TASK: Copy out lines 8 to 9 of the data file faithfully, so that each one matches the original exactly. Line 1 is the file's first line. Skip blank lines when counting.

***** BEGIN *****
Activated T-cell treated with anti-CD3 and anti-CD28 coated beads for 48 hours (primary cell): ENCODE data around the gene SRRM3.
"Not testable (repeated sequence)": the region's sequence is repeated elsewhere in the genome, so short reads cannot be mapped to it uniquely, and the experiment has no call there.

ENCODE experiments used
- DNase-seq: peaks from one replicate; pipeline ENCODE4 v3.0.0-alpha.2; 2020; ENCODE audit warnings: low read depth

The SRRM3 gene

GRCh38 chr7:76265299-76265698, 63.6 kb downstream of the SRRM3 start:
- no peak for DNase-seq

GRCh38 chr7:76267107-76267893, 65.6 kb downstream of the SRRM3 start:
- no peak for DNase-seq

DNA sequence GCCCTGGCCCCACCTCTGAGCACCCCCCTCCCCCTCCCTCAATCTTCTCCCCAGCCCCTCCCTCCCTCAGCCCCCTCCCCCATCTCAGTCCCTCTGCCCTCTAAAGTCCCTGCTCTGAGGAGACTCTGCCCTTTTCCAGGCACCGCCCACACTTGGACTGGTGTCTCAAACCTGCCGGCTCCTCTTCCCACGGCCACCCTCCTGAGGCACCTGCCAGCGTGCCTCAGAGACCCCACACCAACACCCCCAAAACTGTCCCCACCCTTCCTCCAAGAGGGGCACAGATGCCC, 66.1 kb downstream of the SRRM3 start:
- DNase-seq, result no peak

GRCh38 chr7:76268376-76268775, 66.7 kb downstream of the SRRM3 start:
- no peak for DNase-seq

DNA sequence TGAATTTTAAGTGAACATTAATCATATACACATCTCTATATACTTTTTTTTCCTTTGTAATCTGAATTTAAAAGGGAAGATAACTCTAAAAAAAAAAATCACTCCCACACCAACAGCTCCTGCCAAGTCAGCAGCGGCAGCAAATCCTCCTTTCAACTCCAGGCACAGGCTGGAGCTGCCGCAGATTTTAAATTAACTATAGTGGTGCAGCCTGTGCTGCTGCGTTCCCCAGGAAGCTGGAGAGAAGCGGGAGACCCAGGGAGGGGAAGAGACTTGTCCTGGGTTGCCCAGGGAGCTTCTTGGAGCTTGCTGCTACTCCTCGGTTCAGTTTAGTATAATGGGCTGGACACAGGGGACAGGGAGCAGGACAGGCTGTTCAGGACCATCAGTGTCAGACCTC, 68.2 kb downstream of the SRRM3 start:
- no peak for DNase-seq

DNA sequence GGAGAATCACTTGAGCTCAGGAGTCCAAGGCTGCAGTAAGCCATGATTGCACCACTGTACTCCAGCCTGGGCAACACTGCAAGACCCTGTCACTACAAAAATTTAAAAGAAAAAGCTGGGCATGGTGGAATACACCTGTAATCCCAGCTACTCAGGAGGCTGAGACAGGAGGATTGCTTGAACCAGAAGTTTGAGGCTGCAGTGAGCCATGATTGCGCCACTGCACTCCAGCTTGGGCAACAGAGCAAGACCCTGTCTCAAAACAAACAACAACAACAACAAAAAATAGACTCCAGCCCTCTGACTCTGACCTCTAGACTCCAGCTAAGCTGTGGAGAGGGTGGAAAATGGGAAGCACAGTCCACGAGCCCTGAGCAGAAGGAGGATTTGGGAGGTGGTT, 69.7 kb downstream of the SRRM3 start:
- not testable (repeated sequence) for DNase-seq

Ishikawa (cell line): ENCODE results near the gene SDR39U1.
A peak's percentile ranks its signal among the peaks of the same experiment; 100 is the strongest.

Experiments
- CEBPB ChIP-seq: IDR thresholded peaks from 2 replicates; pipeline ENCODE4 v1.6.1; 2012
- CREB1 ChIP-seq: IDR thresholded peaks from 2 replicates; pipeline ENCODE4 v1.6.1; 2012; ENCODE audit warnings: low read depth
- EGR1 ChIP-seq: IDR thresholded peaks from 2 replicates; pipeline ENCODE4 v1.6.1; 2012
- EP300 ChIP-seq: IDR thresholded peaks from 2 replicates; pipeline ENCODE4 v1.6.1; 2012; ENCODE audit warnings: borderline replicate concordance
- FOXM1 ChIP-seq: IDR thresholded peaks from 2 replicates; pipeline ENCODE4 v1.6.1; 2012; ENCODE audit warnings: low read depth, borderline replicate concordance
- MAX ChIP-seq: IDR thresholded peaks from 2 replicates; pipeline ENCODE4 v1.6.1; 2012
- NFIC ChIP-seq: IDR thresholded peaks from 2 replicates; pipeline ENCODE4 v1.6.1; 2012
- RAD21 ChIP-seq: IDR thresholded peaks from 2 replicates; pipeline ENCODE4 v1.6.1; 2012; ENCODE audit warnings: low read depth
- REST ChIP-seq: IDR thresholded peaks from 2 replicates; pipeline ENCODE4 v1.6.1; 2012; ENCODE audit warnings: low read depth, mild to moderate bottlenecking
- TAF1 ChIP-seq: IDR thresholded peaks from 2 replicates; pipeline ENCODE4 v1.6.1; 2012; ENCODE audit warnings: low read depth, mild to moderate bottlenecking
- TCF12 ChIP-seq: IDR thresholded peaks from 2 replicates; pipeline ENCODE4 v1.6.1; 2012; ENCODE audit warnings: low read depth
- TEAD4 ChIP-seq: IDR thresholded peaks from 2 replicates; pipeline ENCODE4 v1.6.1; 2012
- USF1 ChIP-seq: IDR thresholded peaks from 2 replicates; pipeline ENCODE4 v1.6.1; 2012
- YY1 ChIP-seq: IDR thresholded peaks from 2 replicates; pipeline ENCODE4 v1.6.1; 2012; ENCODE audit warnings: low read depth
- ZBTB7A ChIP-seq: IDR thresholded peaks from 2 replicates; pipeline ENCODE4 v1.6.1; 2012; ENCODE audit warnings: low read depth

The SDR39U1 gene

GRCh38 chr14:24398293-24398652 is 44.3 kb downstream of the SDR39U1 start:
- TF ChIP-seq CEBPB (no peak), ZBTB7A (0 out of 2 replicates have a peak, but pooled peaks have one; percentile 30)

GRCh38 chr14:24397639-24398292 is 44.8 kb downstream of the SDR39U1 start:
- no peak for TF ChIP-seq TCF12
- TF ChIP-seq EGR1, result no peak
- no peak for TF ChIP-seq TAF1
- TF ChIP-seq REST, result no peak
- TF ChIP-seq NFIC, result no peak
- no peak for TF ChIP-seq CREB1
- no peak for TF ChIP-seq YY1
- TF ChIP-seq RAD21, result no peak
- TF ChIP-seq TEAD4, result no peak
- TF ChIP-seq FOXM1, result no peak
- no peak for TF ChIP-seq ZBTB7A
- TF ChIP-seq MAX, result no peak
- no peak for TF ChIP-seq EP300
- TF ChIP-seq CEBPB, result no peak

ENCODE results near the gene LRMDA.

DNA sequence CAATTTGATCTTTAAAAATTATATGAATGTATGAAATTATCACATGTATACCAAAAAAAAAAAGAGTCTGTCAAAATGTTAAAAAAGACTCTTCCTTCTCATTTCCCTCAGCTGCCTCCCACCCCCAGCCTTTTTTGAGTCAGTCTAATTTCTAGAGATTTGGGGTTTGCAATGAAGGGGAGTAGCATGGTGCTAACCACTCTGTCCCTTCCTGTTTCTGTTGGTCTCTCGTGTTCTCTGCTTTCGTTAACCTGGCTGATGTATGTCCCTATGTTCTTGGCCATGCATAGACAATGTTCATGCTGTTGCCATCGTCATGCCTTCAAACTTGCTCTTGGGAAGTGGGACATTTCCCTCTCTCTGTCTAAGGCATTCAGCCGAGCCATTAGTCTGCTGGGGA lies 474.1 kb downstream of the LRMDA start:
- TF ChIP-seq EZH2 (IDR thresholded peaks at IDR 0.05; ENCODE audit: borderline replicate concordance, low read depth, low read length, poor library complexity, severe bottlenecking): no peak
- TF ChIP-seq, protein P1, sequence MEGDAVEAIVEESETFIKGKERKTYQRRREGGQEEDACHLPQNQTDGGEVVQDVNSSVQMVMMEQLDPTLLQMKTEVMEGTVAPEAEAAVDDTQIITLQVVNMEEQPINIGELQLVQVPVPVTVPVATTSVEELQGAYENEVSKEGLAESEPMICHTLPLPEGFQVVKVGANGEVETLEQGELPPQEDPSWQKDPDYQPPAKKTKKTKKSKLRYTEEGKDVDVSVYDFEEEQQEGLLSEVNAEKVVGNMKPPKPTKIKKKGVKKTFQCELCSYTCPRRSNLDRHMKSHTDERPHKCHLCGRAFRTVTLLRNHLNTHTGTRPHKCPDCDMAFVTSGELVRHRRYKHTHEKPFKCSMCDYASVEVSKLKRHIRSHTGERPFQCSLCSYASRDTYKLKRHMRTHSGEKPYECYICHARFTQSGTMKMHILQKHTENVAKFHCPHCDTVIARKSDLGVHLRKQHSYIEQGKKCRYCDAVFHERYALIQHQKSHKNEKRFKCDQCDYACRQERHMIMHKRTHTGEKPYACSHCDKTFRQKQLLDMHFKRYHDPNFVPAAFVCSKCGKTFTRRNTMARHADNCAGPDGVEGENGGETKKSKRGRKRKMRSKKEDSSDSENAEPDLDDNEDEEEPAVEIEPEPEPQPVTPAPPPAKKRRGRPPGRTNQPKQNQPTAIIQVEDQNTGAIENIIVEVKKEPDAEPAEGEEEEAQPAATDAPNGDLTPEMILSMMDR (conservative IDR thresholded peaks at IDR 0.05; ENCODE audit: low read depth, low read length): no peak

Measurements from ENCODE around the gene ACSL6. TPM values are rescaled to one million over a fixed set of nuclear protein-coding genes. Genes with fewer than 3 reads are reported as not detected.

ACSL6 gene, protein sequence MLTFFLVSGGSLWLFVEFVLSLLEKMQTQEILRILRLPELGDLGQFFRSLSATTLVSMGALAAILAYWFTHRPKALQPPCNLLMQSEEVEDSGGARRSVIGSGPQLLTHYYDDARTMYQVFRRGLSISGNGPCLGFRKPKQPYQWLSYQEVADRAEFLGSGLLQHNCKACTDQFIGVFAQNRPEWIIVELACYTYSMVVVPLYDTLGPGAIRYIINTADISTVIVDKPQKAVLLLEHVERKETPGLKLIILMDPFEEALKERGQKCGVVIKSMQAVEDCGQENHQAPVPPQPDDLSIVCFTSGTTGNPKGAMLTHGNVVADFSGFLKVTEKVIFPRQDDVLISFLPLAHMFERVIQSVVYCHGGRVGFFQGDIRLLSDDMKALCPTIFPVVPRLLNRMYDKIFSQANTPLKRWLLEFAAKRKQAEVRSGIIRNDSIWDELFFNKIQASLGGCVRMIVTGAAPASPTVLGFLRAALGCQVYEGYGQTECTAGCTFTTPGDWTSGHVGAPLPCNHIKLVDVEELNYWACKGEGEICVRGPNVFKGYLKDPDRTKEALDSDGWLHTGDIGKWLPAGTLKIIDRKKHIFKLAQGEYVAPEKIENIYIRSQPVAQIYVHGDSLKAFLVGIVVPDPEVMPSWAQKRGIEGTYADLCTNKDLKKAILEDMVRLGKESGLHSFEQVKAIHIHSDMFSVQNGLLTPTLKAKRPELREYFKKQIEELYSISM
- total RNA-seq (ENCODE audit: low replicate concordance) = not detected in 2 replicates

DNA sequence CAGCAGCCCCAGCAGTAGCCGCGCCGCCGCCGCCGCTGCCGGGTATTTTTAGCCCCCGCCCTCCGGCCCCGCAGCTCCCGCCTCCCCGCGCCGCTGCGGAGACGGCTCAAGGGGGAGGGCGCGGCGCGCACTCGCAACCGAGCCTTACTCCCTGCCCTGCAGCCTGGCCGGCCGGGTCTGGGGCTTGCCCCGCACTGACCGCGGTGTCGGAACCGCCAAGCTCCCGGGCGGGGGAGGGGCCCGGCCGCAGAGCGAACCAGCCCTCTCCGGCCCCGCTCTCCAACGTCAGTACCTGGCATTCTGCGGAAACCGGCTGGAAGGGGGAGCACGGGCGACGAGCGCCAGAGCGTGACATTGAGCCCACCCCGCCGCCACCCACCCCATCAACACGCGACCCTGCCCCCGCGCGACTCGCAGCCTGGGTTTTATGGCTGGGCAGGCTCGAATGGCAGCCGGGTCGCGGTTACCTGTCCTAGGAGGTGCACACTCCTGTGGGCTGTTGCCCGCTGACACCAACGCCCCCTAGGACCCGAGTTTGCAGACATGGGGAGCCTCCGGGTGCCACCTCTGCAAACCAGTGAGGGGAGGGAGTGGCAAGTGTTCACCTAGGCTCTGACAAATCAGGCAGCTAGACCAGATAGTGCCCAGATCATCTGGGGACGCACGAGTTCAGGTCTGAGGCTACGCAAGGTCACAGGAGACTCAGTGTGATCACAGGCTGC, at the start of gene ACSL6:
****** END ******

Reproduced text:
GRCh38 chr7:76267107-76267893, 65.6 kb downstream of the SRRM3 start:
- no peak for DNase-seq